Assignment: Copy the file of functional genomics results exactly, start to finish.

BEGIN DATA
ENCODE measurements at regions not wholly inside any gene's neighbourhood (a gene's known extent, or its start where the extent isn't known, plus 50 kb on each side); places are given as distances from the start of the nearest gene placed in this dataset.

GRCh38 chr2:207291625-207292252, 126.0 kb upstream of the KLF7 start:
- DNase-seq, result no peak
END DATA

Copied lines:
ENCODE measurements at regions not wholly inside any gene's neighbourhood (a gene's known extent, or its start where the extent isn't known, plus 50 kb on each side); places are given as distances from the start of the nearest gene placed in this dataset.

GRCh38 chr2:207291625-207292252, 126.0 kb upstream of the KLF7 start:
- DNase-seq, result no peak